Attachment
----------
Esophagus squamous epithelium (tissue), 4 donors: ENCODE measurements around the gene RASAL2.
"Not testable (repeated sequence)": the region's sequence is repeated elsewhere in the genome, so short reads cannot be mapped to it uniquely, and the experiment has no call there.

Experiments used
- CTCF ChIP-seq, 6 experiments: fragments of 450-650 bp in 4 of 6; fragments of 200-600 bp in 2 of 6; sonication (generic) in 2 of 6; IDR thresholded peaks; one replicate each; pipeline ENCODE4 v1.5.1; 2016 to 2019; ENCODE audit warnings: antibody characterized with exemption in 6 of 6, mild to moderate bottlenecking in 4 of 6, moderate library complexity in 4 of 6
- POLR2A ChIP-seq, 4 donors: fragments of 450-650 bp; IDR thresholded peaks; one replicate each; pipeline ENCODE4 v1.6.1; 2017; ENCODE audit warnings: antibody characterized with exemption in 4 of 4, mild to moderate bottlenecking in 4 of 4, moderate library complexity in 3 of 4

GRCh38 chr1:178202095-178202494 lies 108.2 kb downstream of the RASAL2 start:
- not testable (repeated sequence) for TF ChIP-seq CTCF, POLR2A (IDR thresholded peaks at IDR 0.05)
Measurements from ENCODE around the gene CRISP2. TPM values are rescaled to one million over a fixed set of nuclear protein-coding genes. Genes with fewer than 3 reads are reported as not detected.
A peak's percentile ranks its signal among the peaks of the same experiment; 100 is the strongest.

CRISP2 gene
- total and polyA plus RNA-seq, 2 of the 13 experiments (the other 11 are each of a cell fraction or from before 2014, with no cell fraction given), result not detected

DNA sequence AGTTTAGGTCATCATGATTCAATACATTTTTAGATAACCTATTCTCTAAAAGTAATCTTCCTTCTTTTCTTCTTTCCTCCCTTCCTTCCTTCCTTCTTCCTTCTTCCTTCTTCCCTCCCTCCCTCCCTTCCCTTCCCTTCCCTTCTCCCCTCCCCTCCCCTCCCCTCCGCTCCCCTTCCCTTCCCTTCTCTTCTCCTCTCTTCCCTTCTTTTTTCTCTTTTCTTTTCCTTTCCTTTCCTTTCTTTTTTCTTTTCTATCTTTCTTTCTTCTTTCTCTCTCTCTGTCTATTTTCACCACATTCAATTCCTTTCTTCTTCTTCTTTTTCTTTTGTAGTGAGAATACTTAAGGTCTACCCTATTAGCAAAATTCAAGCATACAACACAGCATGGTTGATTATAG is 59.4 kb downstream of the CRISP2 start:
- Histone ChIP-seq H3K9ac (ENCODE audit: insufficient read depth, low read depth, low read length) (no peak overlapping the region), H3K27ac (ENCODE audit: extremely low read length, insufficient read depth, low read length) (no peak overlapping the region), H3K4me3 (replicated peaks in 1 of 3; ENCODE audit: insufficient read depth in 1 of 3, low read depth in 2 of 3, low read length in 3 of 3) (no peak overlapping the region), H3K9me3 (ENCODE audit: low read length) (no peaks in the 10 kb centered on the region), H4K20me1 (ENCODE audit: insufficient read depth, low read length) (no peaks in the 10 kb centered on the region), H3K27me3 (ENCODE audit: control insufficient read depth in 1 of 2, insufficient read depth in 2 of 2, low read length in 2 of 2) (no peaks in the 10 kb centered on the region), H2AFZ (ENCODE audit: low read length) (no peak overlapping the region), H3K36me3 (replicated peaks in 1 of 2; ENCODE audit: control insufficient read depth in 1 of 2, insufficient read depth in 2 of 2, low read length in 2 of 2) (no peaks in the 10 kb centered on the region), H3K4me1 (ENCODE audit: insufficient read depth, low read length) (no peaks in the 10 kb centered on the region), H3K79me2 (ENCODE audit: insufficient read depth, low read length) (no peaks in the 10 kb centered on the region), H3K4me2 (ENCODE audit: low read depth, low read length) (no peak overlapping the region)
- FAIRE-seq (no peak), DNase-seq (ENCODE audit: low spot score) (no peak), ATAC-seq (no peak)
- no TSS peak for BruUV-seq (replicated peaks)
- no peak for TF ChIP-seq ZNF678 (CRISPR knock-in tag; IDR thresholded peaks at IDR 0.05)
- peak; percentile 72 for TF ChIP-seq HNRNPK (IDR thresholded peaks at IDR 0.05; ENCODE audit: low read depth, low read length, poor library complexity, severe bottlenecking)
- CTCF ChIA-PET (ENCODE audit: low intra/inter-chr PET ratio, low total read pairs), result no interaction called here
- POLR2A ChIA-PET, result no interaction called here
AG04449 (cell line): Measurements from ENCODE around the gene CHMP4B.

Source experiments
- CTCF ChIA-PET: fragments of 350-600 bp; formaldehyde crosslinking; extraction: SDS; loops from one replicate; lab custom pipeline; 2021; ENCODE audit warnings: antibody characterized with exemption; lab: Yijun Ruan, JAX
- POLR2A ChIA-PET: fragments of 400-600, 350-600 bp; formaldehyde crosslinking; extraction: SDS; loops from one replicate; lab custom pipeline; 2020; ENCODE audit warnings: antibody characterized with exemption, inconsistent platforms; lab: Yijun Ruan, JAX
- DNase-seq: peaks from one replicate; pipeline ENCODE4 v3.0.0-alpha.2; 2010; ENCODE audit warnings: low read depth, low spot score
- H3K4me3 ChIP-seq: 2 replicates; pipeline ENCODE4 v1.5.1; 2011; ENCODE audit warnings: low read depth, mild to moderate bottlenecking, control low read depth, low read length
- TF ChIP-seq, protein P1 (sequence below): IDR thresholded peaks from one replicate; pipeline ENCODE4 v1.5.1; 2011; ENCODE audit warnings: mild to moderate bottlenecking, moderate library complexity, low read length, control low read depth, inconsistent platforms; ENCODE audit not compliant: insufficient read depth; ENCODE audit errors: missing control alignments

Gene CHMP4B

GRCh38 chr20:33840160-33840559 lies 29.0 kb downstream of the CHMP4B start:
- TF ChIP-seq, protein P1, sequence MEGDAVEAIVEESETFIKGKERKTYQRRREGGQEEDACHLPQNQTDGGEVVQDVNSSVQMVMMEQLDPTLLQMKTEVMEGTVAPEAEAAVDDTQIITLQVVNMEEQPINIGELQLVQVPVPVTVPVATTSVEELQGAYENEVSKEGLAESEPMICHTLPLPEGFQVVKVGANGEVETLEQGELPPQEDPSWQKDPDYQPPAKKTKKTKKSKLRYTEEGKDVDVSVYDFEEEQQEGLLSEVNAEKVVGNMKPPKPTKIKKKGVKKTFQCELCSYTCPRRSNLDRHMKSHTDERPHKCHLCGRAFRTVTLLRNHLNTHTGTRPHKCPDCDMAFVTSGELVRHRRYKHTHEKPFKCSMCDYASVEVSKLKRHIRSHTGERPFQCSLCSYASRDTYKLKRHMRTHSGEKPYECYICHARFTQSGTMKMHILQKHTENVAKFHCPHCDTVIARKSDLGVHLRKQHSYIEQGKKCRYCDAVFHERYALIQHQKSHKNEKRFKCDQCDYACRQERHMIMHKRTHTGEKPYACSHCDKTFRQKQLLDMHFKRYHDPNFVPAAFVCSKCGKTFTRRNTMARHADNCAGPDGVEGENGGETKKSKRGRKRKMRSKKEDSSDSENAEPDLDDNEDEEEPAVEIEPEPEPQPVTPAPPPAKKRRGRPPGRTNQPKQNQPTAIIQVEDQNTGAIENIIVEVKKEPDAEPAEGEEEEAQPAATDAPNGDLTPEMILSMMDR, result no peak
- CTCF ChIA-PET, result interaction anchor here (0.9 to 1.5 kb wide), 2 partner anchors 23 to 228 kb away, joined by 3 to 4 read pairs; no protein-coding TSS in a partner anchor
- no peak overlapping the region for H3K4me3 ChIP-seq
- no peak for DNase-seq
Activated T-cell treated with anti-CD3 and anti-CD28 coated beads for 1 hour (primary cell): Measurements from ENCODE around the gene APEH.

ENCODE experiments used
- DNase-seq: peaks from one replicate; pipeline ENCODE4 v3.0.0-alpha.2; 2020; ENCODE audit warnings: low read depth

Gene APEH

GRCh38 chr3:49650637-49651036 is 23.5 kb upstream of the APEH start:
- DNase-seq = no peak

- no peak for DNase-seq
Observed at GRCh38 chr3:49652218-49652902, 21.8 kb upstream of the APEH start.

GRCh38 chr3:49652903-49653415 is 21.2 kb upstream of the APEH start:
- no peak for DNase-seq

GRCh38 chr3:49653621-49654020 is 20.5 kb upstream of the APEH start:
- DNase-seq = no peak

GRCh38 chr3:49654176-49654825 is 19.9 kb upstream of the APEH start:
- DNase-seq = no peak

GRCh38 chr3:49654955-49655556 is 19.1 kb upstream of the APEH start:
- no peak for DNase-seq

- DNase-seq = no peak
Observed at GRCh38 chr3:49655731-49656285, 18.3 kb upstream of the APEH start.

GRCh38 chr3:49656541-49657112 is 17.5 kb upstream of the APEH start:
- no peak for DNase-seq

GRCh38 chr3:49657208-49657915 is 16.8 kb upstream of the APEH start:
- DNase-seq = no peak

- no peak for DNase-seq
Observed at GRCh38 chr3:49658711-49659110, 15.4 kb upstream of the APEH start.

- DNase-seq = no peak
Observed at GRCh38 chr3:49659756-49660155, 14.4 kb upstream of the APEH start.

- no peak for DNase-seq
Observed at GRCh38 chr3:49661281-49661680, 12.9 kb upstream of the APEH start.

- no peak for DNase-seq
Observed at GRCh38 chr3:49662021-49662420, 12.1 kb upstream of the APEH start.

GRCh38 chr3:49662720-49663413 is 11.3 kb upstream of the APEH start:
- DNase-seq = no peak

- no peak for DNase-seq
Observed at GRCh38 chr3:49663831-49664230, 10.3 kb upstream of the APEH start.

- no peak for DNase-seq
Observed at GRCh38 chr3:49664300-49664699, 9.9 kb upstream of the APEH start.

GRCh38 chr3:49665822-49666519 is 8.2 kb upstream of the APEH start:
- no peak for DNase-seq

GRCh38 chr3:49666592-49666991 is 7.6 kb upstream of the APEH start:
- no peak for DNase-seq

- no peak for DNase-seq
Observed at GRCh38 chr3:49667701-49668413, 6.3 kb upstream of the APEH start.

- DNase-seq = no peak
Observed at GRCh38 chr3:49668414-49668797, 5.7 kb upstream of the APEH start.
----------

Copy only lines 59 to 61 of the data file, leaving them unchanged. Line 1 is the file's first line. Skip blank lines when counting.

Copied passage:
- no peak for DNase-seq
Observed at GRCh38 chr3:49661281-49661680, 12.9 kb upstream of the APEH start.

- no peak for DNase-seq